For the last couple of months Sophia has been struggling a bit in school. She has had a hard time paying attention and she has had a number of potty accidents. Her teacher suggested we take her to the doctor to get checked out.
Between my observations, the teacher's observations and a discussion with my sister in law, I asked the doctor to refer her to a neurologist. He did (immediately) and we went for our first visit with the pediatric neurologist this last Tuesday.
After taking a family history and talking about what has been going on with Sophia, the doctor was pretty sure she was having absence (pronounce ab-SOHNS) seizures. Basically, what happens is, Sophia zones out for between 5 and 10 seconds. There is no major shaking, no falling down, no passing out, just a kind of empty stare for a few seconds. She is oblivious to anything happening. Sometimes, she will have an accident during one of these episodes. It is "normal" for a child to have dozens and dozens of these a day.
While at the doctor's office, the doctor decided to try to induce a seizure. These types of seizures can be induced by hyperventilating. She brought in a pinwheel and told Sophia to just relax and try to keep the pinwheel turning. After a few seconds you could see Sophia start to get winded, and then her eyes floated down and twitched a little. The doctor spoke to Sophia and got no response. After about 10 seconds, you could see her re-engage. The doctor spoke to her again and Sophia responded as though nothing had happened. The doctor turned to me and said "That is a perfect example of an absence seizure."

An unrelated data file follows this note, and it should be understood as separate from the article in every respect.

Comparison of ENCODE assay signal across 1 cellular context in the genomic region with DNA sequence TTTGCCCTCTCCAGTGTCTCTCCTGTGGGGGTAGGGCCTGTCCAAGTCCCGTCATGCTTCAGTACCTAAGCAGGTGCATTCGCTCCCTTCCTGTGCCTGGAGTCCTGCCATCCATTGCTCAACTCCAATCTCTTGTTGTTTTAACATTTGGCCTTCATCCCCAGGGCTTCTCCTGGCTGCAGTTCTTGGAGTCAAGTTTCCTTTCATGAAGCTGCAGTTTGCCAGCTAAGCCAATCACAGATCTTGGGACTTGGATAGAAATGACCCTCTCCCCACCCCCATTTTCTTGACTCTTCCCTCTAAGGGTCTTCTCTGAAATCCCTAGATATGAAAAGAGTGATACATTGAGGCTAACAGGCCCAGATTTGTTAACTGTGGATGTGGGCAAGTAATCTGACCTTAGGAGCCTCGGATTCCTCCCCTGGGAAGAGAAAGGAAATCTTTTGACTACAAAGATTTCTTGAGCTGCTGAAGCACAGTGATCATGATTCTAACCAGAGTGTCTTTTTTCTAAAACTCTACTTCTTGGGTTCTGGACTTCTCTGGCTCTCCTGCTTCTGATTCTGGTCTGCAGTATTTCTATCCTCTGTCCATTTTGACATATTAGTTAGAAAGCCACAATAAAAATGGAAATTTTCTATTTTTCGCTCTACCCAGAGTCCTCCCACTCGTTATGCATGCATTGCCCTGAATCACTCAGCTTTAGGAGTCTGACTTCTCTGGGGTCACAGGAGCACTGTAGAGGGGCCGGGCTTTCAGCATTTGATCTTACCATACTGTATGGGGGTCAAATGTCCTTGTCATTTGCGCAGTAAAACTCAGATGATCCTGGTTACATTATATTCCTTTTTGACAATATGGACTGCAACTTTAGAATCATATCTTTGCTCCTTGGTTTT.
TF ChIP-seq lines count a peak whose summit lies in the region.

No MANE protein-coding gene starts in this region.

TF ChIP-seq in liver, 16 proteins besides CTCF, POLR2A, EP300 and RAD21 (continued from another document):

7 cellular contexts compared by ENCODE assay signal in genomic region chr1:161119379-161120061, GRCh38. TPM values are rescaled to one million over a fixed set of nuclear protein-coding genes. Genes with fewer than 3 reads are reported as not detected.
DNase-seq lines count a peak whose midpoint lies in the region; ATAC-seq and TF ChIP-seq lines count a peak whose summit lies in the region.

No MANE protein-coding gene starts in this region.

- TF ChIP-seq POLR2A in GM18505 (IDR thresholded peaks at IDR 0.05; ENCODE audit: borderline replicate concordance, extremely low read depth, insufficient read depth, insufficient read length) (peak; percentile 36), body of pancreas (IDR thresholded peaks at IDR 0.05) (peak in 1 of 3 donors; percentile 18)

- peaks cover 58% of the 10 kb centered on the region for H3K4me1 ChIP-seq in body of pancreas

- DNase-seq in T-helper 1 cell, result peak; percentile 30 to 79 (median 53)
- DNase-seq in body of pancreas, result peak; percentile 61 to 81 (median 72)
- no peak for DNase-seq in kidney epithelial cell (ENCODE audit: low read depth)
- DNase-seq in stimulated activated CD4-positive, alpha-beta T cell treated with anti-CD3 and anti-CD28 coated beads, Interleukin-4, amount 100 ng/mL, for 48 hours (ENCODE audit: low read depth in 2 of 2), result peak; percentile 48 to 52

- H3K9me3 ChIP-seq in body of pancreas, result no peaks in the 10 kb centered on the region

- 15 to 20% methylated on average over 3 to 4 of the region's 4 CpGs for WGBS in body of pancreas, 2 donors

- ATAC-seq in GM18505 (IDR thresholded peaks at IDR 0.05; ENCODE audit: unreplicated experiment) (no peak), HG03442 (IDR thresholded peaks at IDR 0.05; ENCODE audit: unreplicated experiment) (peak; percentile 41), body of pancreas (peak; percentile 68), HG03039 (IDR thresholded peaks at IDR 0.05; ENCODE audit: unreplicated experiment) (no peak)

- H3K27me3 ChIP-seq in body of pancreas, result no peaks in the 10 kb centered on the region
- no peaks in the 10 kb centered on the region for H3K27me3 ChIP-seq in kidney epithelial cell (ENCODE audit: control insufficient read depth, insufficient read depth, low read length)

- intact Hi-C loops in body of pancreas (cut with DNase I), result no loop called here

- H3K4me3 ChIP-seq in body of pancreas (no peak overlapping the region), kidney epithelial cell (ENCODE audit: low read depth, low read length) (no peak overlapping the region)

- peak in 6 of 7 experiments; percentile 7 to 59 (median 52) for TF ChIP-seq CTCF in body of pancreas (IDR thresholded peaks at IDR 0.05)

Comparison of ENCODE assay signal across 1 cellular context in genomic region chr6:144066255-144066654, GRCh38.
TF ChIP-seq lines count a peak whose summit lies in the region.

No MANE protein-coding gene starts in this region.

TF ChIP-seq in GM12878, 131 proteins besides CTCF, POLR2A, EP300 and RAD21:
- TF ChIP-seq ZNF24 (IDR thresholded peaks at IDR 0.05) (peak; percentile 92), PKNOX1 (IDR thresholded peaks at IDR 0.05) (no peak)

She is scheduled for an EEG next Monday (the 20th). It should be interesting - she is not allowed to sleep for more than 5 hours the night before. The appointment isn't until 10am, so we will have to try to keep her up super late and then I will have to get up really early with her and keep her awake until her appointment.
She has started medicine (ethosuximide) that is a target specific medication. It will only help with absence seizures. If , for some reason, she starts to have other types of seizures we will have to change her medication. There is a possibility that these seizures can "escalate" to gran mal seizures, but it is fairly rare according to the neurologist. She may also grow out of it. We just have to wait and see.
As sad as I am about Sophia being diagnosed epileptic, at the same time it is a relief to have a definite diagnosis instead of just wondering why she was struggling so much. Please continue to pray for us. I could certainly use a break from all these medical issues!